Bumbershoot Recommendations: Sunday, Aug. 31

Sons and Daughters, Jakob Dylan, Strange Fruit, and more.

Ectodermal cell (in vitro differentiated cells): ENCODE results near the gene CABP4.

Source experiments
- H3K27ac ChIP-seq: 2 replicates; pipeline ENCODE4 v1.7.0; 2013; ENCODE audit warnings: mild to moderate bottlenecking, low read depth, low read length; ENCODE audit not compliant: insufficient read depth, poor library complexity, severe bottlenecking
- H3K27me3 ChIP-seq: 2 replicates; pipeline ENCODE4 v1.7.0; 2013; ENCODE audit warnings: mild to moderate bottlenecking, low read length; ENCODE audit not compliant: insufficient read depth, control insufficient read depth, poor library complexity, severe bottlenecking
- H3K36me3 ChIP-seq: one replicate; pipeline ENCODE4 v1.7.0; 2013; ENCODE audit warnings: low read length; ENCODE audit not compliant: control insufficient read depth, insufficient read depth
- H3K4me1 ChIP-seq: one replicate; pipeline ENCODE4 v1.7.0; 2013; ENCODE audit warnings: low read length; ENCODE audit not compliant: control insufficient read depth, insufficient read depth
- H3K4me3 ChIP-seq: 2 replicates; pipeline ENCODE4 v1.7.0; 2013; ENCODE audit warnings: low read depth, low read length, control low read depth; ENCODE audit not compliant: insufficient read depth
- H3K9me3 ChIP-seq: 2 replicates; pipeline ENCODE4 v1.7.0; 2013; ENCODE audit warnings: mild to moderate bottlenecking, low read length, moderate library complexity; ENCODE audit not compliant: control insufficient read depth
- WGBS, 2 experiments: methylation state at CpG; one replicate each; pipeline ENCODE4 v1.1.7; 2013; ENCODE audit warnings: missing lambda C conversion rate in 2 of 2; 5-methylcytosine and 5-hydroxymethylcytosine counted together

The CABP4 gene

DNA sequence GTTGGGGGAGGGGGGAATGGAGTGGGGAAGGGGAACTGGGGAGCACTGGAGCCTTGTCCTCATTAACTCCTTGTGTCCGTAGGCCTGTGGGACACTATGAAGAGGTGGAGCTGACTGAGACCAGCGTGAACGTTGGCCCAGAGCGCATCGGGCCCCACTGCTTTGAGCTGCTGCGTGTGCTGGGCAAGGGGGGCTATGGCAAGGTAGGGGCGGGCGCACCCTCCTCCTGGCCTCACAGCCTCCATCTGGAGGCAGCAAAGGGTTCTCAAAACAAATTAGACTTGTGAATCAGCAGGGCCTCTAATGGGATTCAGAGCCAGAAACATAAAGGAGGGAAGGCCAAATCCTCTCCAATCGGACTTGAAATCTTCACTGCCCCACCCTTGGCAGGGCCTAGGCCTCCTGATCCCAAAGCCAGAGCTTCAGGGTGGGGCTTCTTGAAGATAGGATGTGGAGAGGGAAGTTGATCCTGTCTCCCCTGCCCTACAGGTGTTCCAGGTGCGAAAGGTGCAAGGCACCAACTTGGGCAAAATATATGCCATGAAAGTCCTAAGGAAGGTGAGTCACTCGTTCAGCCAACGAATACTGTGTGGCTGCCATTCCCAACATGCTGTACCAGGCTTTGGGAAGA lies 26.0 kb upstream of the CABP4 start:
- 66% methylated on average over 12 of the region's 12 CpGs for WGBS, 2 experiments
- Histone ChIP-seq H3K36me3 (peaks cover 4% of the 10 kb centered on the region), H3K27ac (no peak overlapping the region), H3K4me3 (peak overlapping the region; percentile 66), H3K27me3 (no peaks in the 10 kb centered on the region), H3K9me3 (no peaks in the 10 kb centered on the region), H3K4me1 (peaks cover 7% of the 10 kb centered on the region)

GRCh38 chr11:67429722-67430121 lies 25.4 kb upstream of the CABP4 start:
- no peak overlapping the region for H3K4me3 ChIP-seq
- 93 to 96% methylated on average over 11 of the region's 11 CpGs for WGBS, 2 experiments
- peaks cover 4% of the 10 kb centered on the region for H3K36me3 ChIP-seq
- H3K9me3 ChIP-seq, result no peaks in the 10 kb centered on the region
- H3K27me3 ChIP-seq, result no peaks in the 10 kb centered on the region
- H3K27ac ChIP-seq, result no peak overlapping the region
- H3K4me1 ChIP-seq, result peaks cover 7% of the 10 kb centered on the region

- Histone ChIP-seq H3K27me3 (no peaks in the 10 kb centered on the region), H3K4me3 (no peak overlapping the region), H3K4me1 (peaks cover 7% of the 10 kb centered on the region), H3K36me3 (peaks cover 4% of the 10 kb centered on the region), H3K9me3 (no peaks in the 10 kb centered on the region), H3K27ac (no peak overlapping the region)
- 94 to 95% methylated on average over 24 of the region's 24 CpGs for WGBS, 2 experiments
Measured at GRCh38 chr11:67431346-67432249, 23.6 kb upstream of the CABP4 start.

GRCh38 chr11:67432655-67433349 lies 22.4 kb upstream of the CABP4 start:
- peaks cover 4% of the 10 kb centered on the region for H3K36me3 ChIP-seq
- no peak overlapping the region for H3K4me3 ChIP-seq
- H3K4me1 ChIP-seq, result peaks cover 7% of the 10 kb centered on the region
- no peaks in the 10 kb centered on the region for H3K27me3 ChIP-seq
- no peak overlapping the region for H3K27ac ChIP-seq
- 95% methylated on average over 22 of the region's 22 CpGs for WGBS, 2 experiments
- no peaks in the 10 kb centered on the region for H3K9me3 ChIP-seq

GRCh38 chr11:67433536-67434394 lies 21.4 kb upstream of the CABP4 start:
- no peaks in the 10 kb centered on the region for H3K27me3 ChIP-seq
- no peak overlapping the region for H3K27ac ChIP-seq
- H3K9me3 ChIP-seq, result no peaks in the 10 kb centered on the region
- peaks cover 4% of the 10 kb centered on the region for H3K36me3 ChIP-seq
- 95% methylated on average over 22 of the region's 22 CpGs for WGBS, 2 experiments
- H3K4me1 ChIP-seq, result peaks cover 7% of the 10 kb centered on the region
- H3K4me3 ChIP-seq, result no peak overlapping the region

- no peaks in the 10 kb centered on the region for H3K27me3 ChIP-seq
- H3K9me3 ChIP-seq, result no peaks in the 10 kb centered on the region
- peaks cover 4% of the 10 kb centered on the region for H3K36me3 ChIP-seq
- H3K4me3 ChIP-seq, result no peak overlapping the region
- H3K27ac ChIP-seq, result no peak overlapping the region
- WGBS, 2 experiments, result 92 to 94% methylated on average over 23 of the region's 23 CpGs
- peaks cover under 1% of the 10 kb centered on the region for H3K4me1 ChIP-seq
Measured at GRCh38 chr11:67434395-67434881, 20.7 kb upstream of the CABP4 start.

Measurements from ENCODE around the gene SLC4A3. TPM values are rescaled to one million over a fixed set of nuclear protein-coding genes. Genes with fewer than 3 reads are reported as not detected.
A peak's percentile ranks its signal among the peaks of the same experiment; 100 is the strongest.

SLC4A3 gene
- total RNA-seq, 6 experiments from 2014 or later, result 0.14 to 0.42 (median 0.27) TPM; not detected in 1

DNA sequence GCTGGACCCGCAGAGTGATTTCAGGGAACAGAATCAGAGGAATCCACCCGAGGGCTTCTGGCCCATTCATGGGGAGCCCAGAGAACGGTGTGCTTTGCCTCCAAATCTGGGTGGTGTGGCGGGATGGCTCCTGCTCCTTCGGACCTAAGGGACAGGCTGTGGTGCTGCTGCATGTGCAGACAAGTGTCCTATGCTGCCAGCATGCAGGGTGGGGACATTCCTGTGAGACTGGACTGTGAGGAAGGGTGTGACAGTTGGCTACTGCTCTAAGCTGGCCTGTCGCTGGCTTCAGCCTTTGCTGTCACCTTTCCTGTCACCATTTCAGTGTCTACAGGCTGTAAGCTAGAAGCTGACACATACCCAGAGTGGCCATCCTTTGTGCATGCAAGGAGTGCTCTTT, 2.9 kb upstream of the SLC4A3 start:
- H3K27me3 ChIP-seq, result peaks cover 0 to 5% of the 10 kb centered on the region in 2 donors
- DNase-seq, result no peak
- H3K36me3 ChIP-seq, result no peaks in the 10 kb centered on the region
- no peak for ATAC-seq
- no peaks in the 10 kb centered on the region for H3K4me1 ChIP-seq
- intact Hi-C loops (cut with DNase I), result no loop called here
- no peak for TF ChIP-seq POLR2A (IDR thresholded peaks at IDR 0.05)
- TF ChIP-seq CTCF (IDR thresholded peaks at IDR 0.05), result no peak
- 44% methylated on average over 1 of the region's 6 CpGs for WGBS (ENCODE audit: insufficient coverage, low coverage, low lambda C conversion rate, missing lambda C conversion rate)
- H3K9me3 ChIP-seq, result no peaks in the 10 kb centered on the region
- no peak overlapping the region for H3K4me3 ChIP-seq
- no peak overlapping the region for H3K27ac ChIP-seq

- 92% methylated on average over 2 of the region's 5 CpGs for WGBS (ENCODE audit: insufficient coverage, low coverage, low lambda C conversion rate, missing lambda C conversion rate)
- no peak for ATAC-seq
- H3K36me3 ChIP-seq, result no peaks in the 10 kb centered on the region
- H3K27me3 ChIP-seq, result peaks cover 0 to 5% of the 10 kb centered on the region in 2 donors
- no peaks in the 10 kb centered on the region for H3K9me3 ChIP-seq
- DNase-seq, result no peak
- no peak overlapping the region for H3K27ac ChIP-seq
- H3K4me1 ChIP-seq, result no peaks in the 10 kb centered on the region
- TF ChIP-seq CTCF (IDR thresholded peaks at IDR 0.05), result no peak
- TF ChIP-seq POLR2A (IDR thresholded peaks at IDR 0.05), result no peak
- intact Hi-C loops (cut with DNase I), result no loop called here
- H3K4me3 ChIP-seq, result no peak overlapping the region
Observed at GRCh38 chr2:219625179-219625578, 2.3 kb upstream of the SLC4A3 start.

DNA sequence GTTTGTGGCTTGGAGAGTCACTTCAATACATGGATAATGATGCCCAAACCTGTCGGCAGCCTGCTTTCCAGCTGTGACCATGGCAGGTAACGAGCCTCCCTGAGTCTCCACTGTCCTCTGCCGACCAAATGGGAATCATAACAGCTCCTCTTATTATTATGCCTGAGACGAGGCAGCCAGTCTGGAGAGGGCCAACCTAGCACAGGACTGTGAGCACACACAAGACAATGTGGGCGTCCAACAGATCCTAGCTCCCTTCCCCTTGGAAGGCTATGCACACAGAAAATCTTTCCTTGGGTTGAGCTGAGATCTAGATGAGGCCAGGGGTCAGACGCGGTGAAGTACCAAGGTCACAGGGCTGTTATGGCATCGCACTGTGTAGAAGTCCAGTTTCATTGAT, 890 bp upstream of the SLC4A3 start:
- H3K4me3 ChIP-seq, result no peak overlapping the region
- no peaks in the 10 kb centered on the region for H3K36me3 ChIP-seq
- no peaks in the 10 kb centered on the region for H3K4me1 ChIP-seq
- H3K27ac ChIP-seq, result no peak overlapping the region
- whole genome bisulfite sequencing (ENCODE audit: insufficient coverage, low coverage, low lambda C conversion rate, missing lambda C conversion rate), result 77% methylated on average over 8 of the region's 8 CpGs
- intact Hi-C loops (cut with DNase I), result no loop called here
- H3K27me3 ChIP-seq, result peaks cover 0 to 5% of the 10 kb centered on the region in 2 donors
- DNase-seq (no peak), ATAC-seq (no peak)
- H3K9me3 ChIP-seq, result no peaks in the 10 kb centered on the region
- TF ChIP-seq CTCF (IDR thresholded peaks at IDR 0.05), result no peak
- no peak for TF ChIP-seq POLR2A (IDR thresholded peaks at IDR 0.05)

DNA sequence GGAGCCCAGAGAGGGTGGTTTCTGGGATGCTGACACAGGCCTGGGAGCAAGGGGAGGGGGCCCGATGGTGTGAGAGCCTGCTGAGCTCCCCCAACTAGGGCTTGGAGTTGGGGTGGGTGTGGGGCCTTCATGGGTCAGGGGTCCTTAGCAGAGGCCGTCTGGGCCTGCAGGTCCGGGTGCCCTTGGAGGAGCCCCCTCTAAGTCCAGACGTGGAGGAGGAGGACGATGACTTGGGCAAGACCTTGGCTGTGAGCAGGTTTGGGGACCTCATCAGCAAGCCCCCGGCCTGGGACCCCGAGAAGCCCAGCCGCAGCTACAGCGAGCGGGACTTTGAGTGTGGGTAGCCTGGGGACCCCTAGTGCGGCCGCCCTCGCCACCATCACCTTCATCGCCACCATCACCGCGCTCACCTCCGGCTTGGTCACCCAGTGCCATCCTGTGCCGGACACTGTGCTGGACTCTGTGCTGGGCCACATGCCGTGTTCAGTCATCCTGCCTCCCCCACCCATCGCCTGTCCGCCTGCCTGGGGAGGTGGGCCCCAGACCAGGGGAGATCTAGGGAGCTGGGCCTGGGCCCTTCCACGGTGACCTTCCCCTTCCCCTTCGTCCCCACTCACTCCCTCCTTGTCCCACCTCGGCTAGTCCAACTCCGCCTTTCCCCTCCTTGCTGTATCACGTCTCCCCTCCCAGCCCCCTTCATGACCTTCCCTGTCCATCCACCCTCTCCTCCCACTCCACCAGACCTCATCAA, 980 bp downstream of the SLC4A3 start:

Canary Sing, Saul WilliamsCanary Sing may be unsigned, and they may only have an EP to their name thus far, but if you've got a gig sharing the stage with esteemed spoken-word poet Saul Williams (who will also perform on Saturday with a full band), you are obviously going about things the right way. It's tough to be a lady MC in a genre that favors men who spew misogyny like a frat pledge during Rush Week, but Madlinez the Lioness (Madeleine Clifford) and Ispire (Hollis Wong-Wear) offer a refreshing and all-too-rare counterpoint to all that testosterone and gangsta posturing. For those who thought hip-hop died, this is how it's gonna be resurrected: not by little dicks spitting hateful bullshit, but by tough, razor-sharp women who rhyme about stuff that matters. And they're young: Clifford and Wong-Wear are still students at UW, where they work with Youth Speaks (which also happens to be where the women met).The next Blue Scholars? Boeing Performing Arts Stage, 1:30 p.m. SARA BRICKNERKeyshia ColeThe rare relevant artist to star in a reality series, Keyshia Cole actually broke ratings records with her BET program The Way It Is (named after her platinum 2005 debut disc). Cole's onscreen interactions and radio interviews suggest she doesn't compromise her songwriting goals or suffer fools lightly, and while those traits might make her appear brusque at times, they're quite possibly universal among successful artists—most just aren't willing to offer unflattering glimpses unless they're desperate for sales or attention. Cole's slow-burning mid-tempo numbers, such as "Was It Worth It?" and "Didn't I Tell You," both from 2007's Just Like You, suggest, like the show, that it's dangerous to get on her bad side. For all her toughness, Cole reveals more vocal vulnerability than most active R&B singers, letting her voice hiccup and crack with emotion during her smoldering ballads. Samsung Mobile Mainstage, 2 p.m. ANDREW MILLERPost-It Note Reading SeriesThis American Life, the Moth reading series, and other literary arrivals of the past decade or so have done a lot to make literature safe for hipsters by adding interstitial music of a semi-ironic variety and downmarket touches that say, "Hey, this isn't for stuffy guys who write with a quill." Very much in this tradition is "Post-It," a newish, Brooklyn-based storytelling outfit run by This American Life veteran Starlee Kine and illustrator Arthur Jones. Started as a lark at a going-away party in Chicago, the series presents writers reading short, wry narratives, with Jones's pen-and-ink illustrations on Post-It Notes projected behind them. (A hilarious example by David Rakoff—you can hardly go wrong with him—and others can be found at postitnotestories.com.) The drawings aren't in real time, but "I try to keep them really fast," says Jones. "No second drafts." In addition to Kine, authors participating at Bumbershoot will include Jonathan Goldstein—whose own radio show, Wiretap (carried on KUOW), is alternately insufferable and hilarious—and local fave Lauren Weedman, with music by Judd Greenstein. "I hesitate to call it a variety show," says Jones. "But we do like to keep things moving, as it were." The "as it were" is in inverted commas for sure. Literary Arts Stage, Leo K. Theatre, 2 p.m. MARK D. FEFERStrange FruitSeattle audiences have seen their share of dancers hanging from the ceiling or dangling off the Space Needle, but Australia's Strange Fruit offers yet another perspective on gravity. In "The Field," swaying at the top of flexible poles, the performers are clappers on upside-down bells, gentle arms on patient metronomes, loopy brides and grooms on a seasick wedding cake. And as we look up at their hypnotic repetition, the ground starts to shift under our landlocked feet. Fountain Lawn, 2:45 p.m. and other times. SANDRA KURTZApocalypse in Coney Island: A Bumberlesque CabaretIf the rumors are true, this might be the burlesque show to end all burlesque shows. The edgy, racy Apocalypse in Coney Island stars the acclaimed Julie Atlas Muz, a New York dancer and performance artist who was crowned Miss Coney Island 2005 and Miss Exotic World 2006, and who was once the "head mermaid" in a 9,000-gallon saltwater aquarium at a Manhattan nightclub. Here's some high praise from New York Press: "After Muz, everyone else in burlesque must go back to the dressing room and suck cock for tips. Sorry." She'll be joined by the voluptuous Dirty Martini (named "Sexpot Sophisticate" by New York magazine), and the "irreverent, sacrilegious, foul-mouthed, and uninhibited" trapeze act the Wau Wau Sisters, who "deconstruct the humor and paradigms of country and heavy-metal music, while playing matching guitars and barely sitting on one another's shoulders." Just...wow. Boeing Performing Arts Stage, 3:30 p.m. MICHAEL ALAN GOLDBERGYour Little Hoodrat FriendsI recently had the great pleasure of reading Jeff Parker's hilarious, oddly touching debut novel, Ovenman, which deftly captures the underground-punk '90s via the travails of When Thinfinger, a hard-partying skateboarder, wannabe punk-rock singer, and master cook-turned-reluctant manager of "the most prestigious pizza joint in Central Florida." Thinfinger's adventures in the culinary underground are more comical and way more punk than anything in Anthony Bourdain's Kitchen Confidential, as Parker's appealing antihero deals with the consequences of his own shortcomings and sense of economic justice (i.e., swiping food, skimming the till, and worse...). And Thinfinger's surrounded by a bizarre cast of friends and co-workers: among them, a girlfriend who sings in an atrocious pop cover band and decorates their apartment in animal skulls, and a freshly surfaced biodad who's also a pathological liar. Parker's set to read from and talk about Ovenman alongside author Joshua Furst, who'll be reading from his own punk-themed novel, The Sabotage Café. Literary Arts Stage, Leo K. Theatre, 5:30 p.m. MICHAEL ALAN GOLDBERGJakob DylanIt's understandable that the offspring of any legendary musician would want to distance their own work and talent from that of their parents. But imagine you're Bob Dylan's son—and you have a penchant for folk music. Presumably, it's not easy being Jakob Dylan. Throughout the course of the Wallflowers' on-again, off-again success, lead singer and songwriter Jakob has faced constant critique and comparison to good ol' Dad, regardless of his attempts to estrange himself from the senior Dylan. But on Jakob's debut solo album, Seeing Things, he leaves the full band behind, picks up a guitar, and ends the fight, accepting what he's rebelled against for so long. And you know what? He's never sounded more like himself. Jakob's gentle rasp no longer has to compete with an orchestra's worth of instruments, and no parade of guest stars adorn his album credits. Instead, miracle-producer Rick Rubin does what he does best, letting Dylan's sparse lyricism and haunting melodies speak for themselves. And it's hard not to like what they're saying. Starbucks Stage, 7 p.m. RAECHEL SIMSSons and DaughtersHailing from Glasgow, the edgy and effervescent Sons and Daughters have ventured halfway across the globe to grace this year's Bumbershoot. After gaining mass recognition for 2005's The Repulsion Box and its indie smash singles "Dance Me In" and "Taste the Last Girl," this fiery quartet, propelled by the powerful dueling vocals of founding member Adele Bethel (you may also know her from her work in Arab Strap and the Zephyrs) and Scott Paterson have spent the past three years honing their electric live show as well as the material for their 2008 release This Gift. Former Suede guitarist Bernard Butler produced the band's latest effort, bringing his Brit-rock cred to an album that pays homage to everyone from Throwing Muses to the Stooges. Sons and Daughters' driving guitars and danceable beats make them one of the few live acts who simultaneously inspire the urge to rock out and shake what your mama gave ya. Rockstar Stage, 7:45 p.m. MA'CHELL DUMA LAVASSARHuman Giant and FriendsHuman Giant (veteran B-shoot performers who provided the festival survival tips you see in these pages) hit the stage of the Charlotte Martin Theatre three times this weekend, featuring sketches from the popular MTV show as well as the individual stand-up of co-founders Aziz Ansari, Rob Huebel, and Paul Scheer, all veteran performers at Manhattan's legendary "Upright Citizens Brigade" club. The show itself is arguably the cleverest thing MTV's been smart enough to broadcast since the days of The State. And Giant's popularity has only increased with the momentum of its second season, aided by the A-list celebrities who've chosen to lend their comedic genius, including Arrested Development's Will Arnett and SNL's Andy Samberg. With its constant barrage of toilet humor and absurdity, Giant sets itself apart from other sketch-comedy shows in its ability to dish out biting social commentary without betraying any thinly-veiled personal agendas; no one is safe from critique or public humiliation at the hands of the endlessly goofy. Comedy Stage South, 8 p.m. (also Sat. & Mon.) RAECHEL SIMSBrother AliIt only took one track from Brother Ali's 2003 disc Shadows on the Sun, the opener "Room With a View," for me to realize I was in the presence of hip-hop greatness. "Hoop dreamers ballin' with blisters on they hands/With chains danglin' from the rims/Pain strangles 'em from within/'Til the belt around the arm makes the veins stand at attention," Ali rapped commandingly over a soulful, pugilistic loop, shining a light on his crack-and-hooker-infested Minneapolis 'hood before turning it toward his own rough upbringing: "As a boy she told me 'Wait 'til your father comes home'/I'm 24, still waitin' for my father to come home...shit, we don't have bar mitzvahs/We become men the first time our father hits us." For nearly 10 years now, Ali—a 250-pound albino and devout Muslim—has been one of the most potent voices of the underground (he plies his trade on Rhymesayers Entertainment, home to Atmosphere and Grayskul, among many others). Last year's The Undisputed Truth was even better than Shadows—some of the rhymes therein are angry and venomous, sure, but for all the grit, its fury never grinds the old-school hip-hop party to a halt. Exhibition Hall Stage, 8:45 p.m. MICHAEL ALAN GOLDBERG